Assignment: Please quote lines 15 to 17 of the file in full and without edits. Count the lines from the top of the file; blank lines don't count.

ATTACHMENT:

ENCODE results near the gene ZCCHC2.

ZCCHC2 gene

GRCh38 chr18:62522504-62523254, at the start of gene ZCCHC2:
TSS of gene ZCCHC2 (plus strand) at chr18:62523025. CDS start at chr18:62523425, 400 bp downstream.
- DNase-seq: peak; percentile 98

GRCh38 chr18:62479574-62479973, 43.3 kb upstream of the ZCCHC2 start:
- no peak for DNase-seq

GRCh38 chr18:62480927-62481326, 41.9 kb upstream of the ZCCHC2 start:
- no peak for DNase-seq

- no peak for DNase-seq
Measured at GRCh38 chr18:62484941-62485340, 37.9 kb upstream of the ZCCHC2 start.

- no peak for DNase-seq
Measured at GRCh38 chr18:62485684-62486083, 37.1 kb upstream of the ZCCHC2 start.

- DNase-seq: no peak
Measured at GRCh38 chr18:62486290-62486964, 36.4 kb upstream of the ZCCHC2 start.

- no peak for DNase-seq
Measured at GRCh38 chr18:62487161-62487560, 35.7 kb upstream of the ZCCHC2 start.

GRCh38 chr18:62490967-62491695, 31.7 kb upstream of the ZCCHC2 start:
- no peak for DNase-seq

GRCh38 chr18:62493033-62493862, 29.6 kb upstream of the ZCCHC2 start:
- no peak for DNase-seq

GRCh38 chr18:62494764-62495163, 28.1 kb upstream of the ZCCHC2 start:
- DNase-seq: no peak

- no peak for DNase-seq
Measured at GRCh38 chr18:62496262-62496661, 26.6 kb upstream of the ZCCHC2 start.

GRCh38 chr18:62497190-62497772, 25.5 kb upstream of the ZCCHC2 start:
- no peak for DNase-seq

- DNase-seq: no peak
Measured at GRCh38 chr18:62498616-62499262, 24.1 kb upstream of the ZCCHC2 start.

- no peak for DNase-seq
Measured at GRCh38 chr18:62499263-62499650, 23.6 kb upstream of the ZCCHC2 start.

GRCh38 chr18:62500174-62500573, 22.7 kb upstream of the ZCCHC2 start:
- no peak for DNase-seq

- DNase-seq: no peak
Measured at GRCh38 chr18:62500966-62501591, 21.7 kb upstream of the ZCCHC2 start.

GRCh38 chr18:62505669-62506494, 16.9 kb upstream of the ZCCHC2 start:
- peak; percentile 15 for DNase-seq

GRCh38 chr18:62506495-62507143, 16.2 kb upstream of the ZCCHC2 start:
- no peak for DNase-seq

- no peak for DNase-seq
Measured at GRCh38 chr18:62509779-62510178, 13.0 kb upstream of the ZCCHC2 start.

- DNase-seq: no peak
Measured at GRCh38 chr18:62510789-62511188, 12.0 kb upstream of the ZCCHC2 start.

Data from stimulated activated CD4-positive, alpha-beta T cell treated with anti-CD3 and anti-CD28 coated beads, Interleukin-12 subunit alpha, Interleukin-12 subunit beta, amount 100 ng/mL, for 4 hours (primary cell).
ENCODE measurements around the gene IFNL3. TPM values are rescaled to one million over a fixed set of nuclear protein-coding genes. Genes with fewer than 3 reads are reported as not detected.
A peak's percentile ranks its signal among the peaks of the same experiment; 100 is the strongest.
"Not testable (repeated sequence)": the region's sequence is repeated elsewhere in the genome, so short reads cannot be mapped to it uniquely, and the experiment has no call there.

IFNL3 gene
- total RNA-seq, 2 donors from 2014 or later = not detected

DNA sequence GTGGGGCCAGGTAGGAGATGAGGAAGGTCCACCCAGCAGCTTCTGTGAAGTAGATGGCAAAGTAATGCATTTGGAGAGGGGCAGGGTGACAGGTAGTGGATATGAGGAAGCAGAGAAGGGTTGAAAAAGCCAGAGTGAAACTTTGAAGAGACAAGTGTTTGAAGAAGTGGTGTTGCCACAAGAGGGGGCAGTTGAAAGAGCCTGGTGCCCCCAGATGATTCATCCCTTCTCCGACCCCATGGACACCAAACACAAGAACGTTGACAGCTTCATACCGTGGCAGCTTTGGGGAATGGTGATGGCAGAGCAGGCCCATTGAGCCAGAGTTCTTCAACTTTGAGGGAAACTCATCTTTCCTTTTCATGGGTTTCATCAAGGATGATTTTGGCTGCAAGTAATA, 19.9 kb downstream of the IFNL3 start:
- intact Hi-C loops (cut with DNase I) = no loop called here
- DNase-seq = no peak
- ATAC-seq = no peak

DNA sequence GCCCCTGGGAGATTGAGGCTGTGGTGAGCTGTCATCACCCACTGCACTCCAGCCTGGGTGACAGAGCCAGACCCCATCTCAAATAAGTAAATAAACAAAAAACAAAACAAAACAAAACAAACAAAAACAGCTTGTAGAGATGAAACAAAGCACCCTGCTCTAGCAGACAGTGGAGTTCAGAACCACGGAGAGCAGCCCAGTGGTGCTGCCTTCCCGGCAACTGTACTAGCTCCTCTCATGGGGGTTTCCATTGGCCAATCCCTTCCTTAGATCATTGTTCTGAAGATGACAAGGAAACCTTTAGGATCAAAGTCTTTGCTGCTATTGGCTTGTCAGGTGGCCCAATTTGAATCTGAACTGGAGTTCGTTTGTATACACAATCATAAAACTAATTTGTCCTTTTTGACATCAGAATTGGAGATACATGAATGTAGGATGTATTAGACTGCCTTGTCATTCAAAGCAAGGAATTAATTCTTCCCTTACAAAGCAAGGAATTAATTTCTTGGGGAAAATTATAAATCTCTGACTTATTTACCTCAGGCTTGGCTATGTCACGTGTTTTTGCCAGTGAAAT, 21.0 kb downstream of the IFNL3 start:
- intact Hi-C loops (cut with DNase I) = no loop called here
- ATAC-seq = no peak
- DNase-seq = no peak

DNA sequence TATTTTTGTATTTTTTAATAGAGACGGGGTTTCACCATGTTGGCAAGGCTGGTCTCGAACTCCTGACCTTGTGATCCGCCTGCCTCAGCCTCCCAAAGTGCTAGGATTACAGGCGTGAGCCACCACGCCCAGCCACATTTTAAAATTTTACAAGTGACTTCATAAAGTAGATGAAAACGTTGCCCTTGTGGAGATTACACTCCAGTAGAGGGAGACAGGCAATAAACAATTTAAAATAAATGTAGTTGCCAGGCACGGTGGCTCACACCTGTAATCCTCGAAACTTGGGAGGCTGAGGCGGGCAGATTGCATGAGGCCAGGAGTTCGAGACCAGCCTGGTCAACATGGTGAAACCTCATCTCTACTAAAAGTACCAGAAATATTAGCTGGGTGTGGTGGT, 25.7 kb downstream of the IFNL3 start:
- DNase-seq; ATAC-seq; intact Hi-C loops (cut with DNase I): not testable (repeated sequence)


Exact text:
Measured at GRCh38 chr18:62486290-62486964, 36.4 kb upstream of the ZCCHC2 start.

- no peak for DNase-seq
Measured at GRCh38 chr18:62487161-62487560, 35.7 kb upstream of the ZCCHC2 start.